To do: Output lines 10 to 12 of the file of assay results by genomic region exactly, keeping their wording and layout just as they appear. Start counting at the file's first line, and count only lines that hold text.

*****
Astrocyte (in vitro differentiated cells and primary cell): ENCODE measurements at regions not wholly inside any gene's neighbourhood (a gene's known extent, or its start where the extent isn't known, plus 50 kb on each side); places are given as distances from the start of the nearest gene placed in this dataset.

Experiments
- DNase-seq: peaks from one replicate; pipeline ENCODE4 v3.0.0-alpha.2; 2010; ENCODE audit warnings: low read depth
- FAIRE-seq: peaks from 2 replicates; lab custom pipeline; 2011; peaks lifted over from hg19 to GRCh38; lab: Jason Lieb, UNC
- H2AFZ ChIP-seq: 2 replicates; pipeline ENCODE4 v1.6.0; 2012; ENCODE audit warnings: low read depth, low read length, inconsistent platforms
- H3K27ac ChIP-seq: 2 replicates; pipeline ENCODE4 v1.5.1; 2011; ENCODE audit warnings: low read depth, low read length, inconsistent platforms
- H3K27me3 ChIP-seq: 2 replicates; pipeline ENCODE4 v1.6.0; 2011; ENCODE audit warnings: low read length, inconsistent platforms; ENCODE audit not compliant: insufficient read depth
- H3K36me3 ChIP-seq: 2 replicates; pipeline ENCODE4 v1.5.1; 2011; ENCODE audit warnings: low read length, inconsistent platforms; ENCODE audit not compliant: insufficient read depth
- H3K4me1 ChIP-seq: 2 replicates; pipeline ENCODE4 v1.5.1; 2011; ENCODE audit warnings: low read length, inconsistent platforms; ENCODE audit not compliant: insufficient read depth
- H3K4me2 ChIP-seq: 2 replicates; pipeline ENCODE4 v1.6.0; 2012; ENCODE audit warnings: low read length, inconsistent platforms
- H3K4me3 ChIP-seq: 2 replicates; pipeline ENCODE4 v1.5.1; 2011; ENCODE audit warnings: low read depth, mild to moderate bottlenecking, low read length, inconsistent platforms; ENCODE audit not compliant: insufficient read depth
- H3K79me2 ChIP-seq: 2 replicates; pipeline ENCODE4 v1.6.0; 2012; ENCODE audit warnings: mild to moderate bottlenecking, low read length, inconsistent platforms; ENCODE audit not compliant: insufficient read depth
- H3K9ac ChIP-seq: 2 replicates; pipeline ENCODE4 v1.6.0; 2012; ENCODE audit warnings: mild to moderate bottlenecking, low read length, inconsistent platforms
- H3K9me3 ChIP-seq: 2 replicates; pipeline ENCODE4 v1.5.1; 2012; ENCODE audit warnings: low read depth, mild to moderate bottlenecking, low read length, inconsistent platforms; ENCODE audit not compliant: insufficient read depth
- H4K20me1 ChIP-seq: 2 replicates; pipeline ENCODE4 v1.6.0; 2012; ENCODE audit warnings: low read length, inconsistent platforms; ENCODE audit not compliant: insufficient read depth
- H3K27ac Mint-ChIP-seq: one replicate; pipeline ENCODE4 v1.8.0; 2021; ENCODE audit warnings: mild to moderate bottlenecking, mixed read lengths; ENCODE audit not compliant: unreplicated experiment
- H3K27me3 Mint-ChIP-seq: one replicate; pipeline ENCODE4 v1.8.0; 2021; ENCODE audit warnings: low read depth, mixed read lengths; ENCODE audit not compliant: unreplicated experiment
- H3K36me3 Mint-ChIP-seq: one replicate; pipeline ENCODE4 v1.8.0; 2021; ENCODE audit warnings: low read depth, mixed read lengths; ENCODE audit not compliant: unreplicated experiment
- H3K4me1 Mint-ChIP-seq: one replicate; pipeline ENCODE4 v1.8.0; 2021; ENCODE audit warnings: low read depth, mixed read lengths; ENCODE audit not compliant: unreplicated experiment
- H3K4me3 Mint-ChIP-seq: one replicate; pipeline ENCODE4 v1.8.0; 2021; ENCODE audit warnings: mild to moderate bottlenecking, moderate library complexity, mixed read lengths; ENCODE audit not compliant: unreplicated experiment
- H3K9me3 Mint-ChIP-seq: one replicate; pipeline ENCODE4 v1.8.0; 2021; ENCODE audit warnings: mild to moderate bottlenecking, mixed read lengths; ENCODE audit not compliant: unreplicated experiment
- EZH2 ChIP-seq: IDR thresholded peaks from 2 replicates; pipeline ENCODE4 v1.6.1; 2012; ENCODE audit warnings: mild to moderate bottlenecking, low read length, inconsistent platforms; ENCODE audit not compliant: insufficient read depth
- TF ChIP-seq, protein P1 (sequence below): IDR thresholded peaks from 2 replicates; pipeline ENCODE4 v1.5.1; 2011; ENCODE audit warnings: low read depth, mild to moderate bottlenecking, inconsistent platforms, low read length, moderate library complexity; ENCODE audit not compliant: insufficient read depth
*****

- H3K4me2 ChIP-seq: 2 replicates; pipeline ENCODE4 v1.6.0; 2012; ENCODE audit warnings: low read length, inconsistent platforms
- H3K4me3 ChIP-seq: 2 replicates; pipeline ENCODE4 v1.5.1; 2011; ENCODE audit warnings: low read depth, mild to moderate bottlenecking, low read length, inconsistent platforms; ENCODE audit not compliant: insufficient read depth
- H3K79me2 ChIP-seq: 2 replicates; pipeline ENCODE4 v1.6.0; 2012; ENCODE audit warnings: mild to moderate bottlenecking, low read length, inconsistent platforms; ENCODE audit not compliant: insufficient read depth